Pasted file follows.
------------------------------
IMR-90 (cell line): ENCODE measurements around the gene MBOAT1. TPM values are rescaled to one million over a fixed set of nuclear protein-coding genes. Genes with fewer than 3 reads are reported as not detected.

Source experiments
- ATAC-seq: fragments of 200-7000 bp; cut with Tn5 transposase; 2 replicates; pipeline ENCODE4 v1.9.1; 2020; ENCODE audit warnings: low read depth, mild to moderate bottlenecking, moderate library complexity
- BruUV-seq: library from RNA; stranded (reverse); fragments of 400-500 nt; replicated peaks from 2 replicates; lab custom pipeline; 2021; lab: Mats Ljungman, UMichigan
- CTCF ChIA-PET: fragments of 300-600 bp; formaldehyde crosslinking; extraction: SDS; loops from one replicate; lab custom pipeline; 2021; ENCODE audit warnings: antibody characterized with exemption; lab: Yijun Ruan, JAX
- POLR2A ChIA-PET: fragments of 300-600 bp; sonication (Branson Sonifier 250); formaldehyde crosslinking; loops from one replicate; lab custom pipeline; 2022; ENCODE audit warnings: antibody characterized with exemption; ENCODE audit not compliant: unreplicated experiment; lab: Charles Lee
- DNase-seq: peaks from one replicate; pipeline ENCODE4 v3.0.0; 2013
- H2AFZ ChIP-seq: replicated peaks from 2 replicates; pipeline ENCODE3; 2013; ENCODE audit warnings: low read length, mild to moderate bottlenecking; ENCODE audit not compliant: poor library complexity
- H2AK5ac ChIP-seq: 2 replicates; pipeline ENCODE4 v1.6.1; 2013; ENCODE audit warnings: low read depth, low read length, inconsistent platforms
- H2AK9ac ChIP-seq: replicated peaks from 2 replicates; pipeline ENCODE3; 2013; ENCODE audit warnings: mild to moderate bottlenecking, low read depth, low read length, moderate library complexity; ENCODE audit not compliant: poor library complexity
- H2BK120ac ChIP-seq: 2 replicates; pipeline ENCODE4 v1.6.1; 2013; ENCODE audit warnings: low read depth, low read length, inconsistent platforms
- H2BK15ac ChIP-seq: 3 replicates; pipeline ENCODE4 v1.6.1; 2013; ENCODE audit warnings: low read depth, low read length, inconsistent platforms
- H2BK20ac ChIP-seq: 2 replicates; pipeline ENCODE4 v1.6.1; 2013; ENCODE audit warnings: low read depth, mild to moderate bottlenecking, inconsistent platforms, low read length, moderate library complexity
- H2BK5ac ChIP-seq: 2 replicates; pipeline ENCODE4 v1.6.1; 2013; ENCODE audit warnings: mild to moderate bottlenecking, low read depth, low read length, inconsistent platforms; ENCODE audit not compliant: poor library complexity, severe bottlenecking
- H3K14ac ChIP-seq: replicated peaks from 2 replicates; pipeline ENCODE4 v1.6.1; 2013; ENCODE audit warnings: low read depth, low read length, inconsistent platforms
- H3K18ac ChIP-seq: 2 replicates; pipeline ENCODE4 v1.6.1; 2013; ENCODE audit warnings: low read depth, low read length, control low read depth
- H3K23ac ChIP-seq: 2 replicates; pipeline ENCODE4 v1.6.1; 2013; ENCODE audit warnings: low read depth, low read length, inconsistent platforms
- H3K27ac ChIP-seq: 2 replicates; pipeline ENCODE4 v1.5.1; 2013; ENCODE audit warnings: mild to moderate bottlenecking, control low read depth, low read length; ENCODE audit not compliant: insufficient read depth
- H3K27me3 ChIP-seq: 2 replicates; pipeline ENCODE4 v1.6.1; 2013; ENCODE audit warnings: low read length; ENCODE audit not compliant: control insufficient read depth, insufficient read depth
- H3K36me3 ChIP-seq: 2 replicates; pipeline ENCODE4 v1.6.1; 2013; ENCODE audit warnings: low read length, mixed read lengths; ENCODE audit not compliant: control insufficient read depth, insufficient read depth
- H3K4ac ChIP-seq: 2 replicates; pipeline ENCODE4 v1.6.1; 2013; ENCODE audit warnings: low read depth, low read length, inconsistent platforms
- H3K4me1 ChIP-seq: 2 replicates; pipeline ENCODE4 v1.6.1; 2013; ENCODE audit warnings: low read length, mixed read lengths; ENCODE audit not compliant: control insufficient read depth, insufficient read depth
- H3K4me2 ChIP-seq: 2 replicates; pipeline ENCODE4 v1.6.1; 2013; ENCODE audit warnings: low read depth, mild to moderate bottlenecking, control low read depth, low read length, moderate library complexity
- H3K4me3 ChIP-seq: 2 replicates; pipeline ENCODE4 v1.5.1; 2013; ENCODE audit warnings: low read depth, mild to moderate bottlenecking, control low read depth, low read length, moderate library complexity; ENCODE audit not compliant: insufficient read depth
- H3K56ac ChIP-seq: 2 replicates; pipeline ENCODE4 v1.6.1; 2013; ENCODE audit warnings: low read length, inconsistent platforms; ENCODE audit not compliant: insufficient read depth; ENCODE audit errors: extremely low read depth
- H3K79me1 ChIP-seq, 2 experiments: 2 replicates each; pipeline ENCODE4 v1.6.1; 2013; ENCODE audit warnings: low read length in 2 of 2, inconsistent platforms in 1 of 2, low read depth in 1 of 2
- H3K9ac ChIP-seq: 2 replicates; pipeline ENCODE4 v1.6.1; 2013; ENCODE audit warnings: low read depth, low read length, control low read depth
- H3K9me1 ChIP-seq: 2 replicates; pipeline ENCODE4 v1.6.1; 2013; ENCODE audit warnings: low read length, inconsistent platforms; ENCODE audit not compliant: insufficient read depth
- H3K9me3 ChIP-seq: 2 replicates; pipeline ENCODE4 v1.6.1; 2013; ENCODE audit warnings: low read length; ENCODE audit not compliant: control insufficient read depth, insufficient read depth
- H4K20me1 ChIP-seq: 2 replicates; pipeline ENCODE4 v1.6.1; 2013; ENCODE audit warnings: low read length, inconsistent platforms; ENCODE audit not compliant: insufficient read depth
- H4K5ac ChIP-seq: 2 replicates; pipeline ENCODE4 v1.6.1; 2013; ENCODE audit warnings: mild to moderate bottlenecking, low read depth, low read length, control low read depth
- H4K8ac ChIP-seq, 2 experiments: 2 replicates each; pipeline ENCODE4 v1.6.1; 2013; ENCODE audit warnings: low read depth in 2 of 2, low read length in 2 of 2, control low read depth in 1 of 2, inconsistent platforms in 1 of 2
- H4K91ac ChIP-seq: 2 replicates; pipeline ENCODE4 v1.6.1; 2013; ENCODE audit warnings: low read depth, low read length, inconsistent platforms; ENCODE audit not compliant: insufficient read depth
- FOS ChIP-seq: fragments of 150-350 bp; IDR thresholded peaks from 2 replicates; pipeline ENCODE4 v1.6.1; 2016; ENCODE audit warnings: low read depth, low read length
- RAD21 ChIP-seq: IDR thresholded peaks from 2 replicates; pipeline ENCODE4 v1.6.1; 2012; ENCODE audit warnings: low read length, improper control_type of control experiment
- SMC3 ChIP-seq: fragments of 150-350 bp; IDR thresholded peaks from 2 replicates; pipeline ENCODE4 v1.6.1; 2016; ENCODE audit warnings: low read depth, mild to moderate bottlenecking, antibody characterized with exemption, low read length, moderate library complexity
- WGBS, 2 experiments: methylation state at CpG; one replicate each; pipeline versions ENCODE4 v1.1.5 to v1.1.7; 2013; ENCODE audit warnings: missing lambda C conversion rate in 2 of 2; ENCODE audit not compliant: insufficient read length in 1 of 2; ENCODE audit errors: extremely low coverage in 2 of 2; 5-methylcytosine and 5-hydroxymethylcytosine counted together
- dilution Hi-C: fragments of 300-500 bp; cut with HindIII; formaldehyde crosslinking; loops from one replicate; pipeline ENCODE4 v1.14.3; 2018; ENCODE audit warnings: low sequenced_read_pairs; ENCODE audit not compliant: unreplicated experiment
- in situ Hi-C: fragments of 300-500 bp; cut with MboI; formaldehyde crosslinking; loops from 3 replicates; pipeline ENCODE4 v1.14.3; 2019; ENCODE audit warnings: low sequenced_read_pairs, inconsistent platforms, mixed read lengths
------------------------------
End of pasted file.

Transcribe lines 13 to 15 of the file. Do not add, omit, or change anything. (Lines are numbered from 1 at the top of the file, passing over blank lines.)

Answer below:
- H2BK20ac ChIP-seq: 2 replicates; pipeline ENCODE4 v1.6.1; 2013; ENCODE audit warnings: low read depth, mild to moderate bottlenecking, inconsistent platforms, low read length, moderate library complexity
- H2BK5ac ChIP-seq: 2 replicates; pipeline ENCODE4 v1.6.1; 2013; ENCODE audit warnings: mild to moderate bottlenecking, low read depth, low read length, inconsistent platforms; ENCODE audit not compliant: poor library complexity, severe bottlenecking
- H3K14ac ChIP-seq: replicated peaks from 2 replicates; pipeline ENCODE4 v1.6.1; 2013; ENCODE audit warnings: low read depth, low read length, inconsistent platforms